Through my work, I have noticed that young children, kindergartners especially, are enthusiastic about their writing. They have fewer life experience, yet are content to write about ordinary, every day happenings.
Beverly Cleary is a master of writing every day experiences that kids relate to with her Ramona Quimbly series. Abby Klein, author of the Ready Freddy series, has grasped the same concept. Tomie dePaola shares everyday experiences from his life as a kid in the 26 Fairmont Avenue series.
As teachers, we need to be aware of modeling every day happenings in our writing. The struggling writers are the ones who say, “I don’t have anything to write about.” They have every day experiences, but don’t see those as being important. How often do we model the ordinary happenings in the day-to-day life for our children?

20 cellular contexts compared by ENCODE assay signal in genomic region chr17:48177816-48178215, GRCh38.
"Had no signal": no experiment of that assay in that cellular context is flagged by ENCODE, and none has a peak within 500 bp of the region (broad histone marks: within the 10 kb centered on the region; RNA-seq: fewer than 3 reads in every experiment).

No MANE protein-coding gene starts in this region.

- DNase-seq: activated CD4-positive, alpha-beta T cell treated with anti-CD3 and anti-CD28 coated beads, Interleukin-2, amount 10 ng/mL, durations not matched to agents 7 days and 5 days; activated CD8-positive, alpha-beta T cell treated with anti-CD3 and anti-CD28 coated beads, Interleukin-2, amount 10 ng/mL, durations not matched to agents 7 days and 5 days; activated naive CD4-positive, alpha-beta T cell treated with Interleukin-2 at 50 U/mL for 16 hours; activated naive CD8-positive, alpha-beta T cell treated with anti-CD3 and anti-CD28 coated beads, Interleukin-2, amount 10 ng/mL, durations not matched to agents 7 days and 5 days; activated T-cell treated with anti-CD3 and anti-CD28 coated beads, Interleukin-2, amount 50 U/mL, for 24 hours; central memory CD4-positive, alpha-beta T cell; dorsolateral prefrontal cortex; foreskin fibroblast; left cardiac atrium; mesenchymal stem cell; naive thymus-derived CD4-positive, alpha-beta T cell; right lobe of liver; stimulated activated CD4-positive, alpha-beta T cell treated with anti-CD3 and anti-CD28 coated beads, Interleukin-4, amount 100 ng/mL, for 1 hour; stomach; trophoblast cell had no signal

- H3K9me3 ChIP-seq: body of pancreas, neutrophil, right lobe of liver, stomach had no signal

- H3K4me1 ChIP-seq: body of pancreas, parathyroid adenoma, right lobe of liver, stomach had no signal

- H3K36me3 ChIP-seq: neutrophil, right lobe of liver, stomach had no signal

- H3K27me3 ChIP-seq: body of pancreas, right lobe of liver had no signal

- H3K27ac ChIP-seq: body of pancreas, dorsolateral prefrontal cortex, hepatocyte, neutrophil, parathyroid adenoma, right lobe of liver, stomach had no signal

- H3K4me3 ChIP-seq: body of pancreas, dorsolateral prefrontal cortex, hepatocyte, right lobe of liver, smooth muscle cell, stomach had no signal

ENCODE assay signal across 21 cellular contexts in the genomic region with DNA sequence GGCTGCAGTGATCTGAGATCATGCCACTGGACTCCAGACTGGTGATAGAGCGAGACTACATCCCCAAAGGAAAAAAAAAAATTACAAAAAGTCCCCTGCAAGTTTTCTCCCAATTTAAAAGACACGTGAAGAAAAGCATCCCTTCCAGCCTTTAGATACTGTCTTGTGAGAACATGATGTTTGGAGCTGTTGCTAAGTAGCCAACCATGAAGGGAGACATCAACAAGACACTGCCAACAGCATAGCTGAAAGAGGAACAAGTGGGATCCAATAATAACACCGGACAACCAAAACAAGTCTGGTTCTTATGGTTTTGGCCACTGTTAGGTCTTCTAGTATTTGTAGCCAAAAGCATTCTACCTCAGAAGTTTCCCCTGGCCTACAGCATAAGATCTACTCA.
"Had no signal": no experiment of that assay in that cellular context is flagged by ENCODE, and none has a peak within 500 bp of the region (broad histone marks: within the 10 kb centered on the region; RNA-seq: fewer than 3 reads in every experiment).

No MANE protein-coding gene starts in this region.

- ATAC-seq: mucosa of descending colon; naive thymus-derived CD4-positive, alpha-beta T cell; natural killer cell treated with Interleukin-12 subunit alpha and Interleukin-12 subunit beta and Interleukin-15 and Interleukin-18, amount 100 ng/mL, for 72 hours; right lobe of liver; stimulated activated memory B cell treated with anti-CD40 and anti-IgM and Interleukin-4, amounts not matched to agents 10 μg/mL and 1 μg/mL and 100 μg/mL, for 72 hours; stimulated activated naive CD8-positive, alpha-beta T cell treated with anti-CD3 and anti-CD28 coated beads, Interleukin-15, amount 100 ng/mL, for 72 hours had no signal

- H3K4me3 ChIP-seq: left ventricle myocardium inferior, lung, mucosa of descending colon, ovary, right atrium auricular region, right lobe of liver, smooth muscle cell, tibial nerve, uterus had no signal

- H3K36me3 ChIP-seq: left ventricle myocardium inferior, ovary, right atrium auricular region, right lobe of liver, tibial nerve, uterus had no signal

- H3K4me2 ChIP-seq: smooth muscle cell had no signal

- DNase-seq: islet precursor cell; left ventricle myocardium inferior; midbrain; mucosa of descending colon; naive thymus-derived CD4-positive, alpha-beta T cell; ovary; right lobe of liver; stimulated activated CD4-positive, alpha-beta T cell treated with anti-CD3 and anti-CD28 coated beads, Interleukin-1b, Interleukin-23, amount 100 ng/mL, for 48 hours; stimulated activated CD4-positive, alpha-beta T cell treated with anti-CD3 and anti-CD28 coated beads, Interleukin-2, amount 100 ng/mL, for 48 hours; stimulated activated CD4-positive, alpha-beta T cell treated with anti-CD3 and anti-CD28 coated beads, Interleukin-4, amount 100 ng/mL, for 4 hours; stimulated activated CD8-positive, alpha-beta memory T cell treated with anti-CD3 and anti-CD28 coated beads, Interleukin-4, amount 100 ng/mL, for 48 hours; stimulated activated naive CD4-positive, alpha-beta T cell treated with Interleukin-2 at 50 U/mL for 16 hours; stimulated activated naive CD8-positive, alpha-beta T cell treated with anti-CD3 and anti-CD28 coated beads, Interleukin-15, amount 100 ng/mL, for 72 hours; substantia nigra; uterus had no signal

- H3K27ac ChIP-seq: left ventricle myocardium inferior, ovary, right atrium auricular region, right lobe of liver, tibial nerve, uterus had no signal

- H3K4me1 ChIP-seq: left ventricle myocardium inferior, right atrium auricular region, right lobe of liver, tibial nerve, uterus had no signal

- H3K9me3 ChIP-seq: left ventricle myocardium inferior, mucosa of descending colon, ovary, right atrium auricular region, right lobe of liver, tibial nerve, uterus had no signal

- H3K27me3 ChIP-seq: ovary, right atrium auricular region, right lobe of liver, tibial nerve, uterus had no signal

One tried and true touchstone text for me is When Sophie Gets Angry by Molly Bang. The book is based on a sisterly argument that enrages Sophie. Molly Bang creates vivid illustrations of how we often want to explode when we are furious. Children connect to this story line; they’ve lived it.
Savorings in reading and for writing for When Sophie Gets Angry, Really, Really Angry:
- Magic of Three with sentences – “She kicks. She screams. She wants to smash the world to smithereens.”
- Interweaving of Detail – character action, character thinking/feeling, character dialogue
- Problem and Solution
- Structure – For younger students, this book sets up the flow of a story that they can follow.